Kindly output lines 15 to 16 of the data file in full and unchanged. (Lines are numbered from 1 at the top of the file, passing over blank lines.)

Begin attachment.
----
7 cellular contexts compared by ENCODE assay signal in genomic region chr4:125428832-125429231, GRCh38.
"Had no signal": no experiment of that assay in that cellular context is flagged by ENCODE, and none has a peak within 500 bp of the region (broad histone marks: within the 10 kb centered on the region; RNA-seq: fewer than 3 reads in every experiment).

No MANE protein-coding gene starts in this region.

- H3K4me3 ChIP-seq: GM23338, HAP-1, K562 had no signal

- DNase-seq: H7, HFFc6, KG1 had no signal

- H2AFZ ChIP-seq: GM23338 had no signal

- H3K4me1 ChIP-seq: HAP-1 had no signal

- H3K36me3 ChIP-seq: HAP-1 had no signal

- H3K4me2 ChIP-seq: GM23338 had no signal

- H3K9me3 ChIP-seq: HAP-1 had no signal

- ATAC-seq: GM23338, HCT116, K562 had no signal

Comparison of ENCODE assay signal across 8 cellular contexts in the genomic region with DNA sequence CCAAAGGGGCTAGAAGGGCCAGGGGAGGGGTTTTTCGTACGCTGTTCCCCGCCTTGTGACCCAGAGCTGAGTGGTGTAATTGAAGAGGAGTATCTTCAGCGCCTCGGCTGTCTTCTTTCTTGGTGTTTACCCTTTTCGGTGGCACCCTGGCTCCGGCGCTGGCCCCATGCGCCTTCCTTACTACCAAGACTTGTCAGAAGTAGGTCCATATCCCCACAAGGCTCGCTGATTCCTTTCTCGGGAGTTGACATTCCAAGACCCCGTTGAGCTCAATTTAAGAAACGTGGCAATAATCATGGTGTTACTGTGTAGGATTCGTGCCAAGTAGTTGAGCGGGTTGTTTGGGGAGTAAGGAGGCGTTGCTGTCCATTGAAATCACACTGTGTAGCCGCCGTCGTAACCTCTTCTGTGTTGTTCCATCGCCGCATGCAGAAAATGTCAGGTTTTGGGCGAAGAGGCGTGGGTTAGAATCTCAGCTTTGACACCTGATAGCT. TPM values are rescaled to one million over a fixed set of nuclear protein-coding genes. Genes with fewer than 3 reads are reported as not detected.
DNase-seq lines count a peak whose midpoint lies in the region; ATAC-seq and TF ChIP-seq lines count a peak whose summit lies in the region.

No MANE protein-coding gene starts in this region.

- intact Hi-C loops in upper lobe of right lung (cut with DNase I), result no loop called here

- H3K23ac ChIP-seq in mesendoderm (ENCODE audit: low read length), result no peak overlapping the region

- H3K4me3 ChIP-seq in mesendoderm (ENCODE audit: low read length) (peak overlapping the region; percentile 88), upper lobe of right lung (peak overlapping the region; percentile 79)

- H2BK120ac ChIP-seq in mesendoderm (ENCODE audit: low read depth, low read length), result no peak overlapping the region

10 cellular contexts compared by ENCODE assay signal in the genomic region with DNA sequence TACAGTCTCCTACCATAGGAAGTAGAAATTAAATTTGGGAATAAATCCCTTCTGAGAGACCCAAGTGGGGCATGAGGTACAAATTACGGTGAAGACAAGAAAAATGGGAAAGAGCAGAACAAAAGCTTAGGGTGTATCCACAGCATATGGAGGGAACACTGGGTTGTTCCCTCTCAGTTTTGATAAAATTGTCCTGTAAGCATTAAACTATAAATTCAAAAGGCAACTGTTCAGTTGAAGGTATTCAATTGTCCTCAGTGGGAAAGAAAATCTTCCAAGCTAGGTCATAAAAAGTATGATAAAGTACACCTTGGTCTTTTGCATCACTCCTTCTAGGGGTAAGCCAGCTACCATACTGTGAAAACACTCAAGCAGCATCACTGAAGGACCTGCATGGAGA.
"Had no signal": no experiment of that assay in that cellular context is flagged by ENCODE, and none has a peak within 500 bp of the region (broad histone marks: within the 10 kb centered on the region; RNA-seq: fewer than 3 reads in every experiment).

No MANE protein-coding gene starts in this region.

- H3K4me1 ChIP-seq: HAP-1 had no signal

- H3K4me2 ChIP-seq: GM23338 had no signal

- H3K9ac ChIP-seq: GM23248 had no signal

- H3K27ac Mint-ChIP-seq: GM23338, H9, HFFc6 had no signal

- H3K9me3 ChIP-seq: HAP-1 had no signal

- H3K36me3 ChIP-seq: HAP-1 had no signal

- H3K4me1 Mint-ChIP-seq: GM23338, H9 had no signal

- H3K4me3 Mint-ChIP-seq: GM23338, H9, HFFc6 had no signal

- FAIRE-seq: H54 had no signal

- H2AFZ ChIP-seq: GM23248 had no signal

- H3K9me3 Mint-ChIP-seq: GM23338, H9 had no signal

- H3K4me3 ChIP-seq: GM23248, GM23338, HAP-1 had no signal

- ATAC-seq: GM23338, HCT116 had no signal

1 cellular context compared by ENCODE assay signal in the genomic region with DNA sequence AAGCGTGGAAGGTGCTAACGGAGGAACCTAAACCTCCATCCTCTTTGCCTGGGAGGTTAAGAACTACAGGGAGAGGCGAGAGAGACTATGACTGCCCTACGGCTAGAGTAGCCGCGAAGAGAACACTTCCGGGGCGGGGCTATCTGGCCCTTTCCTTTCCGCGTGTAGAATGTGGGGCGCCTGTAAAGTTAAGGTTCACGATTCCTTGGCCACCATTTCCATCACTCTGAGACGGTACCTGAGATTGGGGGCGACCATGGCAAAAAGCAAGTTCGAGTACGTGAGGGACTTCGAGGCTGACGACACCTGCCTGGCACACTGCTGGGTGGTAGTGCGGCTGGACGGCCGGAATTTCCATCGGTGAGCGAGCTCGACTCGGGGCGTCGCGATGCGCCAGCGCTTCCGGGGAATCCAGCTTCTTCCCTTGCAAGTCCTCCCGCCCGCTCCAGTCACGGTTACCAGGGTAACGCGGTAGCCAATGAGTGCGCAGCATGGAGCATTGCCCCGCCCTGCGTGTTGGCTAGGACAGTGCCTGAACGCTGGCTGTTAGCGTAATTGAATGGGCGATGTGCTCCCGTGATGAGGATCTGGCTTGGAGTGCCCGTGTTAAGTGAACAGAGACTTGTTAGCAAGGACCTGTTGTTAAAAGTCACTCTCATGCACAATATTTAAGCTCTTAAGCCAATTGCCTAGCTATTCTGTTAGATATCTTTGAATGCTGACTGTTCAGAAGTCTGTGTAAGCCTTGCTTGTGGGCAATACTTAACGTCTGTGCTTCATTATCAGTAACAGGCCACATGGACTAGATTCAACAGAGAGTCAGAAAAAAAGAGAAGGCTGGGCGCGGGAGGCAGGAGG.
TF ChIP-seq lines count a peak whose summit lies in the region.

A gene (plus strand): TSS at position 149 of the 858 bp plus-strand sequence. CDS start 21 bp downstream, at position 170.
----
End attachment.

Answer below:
- intact Hi-C loops in upper lobe of right lung (cut with DNase I), result no loop called here

- H3K23ac ChIP-seq in mesendoderm (ENCODE audit: low read length), result no peak overlapping the region